flowers that form in clusters. Flowers are first pale, then green and turn
bright red, when ready to collect. In Indonesia, cloves are used to make a type
of cigarette called kretek, which is exported as cigarettes in Europe, Asia.
Kreteks were outlawed in 2009 in the United States as well as fruit and
candy-flavored cigarettes as a part of the increased role of government
controlling individual citizens and transgressing against freedom of choice. It
has not been proved that Kreteks are any less or more harmful than smoking
tobacco. Oil of clove is 60% to 90% eugenol, a potent pain-deadening
antimicrobial. The FDA as an effective measure for tooth pain has officially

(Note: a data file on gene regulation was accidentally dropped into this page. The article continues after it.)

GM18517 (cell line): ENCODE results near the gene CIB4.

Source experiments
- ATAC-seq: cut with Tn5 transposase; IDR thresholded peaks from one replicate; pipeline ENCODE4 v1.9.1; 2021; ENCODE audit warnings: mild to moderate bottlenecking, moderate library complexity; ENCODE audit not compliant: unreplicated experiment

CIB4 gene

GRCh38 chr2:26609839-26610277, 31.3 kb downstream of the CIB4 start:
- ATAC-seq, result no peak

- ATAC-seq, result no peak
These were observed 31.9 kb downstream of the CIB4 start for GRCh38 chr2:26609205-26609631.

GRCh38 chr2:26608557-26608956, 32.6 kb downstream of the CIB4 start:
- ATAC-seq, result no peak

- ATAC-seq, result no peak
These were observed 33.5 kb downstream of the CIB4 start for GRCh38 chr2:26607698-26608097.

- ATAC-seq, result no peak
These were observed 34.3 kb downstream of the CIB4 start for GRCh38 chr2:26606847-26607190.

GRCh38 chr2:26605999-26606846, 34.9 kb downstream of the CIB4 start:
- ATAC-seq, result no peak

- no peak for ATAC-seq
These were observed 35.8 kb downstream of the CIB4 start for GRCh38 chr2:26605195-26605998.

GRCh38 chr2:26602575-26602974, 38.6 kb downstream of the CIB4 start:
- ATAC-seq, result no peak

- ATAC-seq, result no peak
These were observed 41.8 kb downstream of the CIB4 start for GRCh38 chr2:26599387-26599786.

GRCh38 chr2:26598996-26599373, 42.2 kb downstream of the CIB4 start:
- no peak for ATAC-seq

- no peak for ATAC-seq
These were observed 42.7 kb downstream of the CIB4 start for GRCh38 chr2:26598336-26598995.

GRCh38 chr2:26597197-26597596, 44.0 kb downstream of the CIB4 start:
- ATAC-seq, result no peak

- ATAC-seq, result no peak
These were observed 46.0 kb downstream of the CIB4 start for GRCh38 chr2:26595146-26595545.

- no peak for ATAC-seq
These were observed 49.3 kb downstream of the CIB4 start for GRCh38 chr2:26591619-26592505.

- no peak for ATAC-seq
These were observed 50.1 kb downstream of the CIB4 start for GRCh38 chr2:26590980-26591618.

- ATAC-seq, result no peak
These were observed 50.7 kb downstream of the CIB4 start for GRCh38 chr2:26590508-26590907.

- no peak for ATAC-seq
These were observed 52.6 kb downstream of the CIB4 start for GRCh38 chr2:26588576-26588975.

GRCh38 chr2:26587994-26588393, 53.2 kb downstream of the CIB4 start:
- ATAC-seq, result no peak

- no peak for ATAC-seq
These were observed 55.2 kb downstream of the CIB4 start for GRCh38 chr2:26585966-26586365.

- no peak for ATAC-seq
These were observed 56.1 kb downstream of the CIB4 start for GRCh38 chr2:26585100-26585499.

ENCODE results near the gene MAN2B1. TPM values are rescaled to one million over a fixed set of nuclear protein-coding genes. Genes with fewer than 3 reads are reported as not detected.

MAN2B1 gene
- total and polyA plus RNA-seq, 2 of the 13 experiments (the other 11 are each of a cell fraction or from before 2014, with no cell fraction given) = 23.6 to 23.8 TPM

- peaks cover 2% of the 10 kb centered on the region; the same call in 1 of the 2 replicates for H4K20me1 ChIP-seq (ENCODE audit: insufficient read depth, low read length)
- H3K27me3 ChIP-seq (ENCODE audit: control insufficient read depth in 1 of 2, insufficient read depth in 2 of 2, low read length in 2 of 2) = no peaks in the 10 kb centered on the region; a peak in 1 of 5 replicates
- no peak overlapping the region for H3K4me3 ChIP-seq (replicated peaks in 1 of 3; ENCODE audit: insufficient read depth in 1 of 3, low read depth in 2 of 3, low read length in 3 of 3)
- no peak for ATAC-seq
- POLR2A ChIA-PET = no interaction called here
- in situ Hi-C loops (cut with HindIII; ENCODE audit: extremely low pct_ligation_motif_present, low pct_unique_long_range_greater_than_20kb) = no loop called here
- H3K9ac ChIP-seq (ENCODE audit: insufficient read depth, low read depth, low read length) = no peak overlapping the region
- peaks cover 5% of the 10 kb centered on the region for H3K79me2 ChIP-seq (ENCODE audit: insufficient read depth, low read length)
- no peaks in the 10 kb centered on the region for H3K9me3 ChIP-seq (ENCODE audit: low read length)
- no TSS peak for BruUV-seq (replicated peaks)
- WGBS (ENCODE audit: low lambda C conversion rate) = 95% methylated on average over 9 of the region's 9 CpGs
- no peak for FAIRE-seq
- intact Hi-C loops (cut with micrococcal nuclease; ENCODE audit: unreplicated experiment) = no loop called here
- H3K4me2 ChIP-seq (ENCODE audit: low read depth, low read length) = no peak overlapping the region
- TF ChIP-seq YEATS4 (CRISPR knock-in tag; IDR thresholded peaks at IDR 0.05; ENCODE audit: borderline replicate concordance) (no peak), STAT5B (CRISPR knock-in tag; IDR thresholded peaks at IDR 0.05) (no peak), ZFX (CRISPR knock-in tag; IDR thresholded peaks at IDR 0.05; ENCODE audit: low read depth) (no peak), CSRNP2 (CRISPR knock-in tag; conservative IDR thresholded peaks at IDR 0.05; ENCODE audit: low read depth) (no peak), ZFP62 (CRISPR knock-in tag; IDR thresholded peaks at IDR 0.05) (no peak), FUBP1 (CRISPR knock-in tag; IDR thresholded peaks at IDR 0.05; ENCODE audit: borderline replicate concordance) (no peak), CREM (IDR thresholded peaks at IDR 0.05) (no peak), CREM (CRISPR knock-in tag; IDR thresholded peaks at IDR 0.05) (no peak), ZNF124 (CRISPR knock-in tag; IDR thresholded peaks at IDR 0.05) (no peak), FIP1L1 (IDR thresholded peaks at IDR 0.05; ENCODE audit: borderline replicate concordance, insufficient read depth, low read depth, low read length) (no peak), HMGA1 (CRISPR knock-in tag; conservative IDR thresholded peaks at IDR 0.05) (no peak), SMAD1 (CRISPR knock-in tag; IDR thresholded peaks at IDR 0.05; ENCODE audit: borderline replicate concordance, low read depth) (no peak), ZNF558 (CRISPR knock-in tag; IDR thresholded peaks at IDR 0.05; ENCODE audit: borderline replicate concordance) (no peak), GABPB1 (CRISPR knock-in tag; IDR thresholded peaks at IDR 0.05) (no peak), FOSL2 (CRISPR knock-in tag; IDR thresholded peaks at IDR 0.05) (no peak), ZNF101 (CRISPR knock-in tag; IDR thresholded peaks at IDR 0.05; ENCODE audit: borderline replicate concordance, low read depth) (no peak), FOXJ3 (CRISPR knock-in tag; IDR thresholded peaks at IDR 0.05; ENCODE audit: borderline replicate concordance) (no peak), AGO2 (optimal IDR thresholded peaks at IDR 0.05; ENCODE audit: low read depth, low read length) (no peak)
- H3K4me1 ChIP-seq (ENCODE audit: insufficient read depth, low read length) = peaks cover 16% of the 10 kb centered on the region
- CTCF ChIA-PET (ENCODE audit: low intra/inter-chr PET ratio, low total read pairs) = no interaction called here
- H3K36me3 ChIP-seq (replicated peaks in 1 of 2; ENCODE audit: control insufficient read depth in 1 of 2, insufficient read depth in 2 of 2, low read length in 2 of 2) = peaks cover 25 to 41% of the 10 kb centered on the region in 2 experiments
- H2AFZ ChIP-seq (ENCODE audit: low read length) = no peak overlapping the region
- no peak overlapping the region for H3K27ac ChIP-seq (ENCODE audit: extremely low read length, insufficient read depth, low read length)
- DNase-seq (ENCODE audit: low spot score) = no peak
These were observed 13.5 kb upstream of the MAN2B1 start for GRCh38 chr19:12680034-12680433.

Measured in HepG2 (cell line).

endorsed clove. Clove is also among the spices that help the body use insulin
more efficiently, thus helping those suffering from diabetes to lower their
blood sugar naturally. Clove also, according to lab studies, heals cold sores. Chinese
have long used cloves as medicine and are considered therapeutic for the kidney
yang.
Cloves may be used externally and internally as a tea or oil for hypotonic muscles, as well as multiple sclerosis
therapy.
DILL
This familiar spice-herb has been used in salads and canning
pickles for a long time. Its scientific name is Anethum graveolens and is either a perennial or an annual herb; depending upon where it is grown. It is the only
species of the genus Anethum, although some botanists and recently herbalists
have re-classified the dill as to the species Peucedanum graveolens. They are tall
plants, as you can see in the photo of my herb raised garden image. The plant
originated in the Mediterranean
area and South Russia
. The earliest archaeological evidence for dill